Why Dogecoin Is No Longer a Joke
How the meme-inspired cryptocurrency became an Elon Musk obsession
Forget the Year of the Ox — 2021 is rapidly shaping up to be the Year of the Doge, a cryptocurrency based on the internet meme of a Shiba Inu dog with a less than stellar command of English, hence “doge” and not “dog.” Nowhere has this development been cheered on more than on Elon Musk’s Twitter feed.
On February 7, the Tesla CEO — and arguably the world’s most powerful influencer — tweeted, “Who let the doge out?” Later that same day he followed with, “No highs, no lows, only Doge.” On February 21, he cryptically tweeted “Dojo 4 Doge.”
The cryptocurrency market has been quick to react to the flurry of Musk’s Dogecoin-related tweets: On February 8, Dogecoin rallied 37% within a 24-hour span to a record high of 8.5 cents. As Matt Levine, author of Bloomberg’s “Money Talks” column recently mused, “the way finance works now is that things are valuable not based on their cash flows but on their proximity to Elon Musk.”
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Owing to its meme-inspired mascot, Dogecoin is usually considered a joke currency. But its current market cap of $6.4 billion is twice that of AMC Entertainment, another company that got caught up in the recent meme-stock mania.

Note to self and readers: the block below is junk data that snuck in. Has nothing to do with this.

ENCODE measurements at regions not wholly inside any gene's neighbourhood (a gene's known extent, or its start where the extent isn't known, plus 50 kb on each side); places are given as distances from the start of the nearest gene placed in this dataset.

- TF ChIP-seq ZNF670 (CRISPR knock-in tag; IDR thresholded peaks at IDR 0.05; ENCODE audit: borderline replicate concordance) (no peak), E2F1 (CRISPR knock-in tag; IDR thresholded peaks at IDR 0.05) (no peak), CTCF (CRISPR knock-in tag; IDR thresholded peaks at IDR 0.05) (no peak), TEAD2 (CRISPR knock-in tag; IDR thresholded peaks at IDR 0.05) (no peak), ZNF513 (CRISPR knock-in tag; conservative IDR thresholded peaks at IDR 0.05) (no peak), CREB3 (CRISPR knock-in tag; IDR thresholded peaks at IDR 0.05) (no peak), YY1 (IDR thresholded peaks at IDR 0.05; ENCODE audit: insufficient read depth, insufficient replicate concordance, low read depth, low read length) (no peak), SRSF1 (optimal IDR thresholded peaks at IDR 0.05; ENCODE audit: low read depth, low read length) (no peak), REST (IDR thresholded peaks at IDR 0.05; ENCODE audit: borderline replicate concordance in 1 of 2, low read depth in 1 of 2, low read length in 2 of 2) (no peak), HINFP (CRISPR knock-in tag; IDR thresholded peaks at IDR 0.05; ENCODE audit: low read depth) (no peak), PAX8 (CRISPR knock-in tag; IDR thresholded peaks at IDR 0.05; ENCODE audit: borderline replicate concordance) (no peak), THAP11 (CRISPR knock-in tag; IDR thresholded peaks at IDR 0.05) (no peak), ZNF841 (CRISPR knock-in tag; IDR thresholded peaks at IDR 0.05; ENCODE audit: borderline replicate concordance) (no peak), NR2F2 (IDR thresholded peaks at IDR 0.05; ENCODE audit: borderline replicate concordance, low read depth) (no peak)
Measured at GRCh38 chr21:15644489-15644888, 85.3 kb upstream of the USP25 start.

In the first week of February, Musk tweeted an informal poll in which his followers selected Dogecoin as the currency of the future. It is impossible to tell how sincere Musk is in his Dogecoin advocacy. Tesla, after all, earlier this year invested $1.5 billion in bitcoin, not Dogecoin. And the company said it will soon accept bitcoin, not Dogecoin, as payment for its products.
But in light of Dogecoin’s recent resurgence and growing relevance in the cryptocurrency markets, here’s a primer to understand the cultural and economic significance of the internet-friendly, meme-inspired altcoin that first emerged as a joke back in 2013.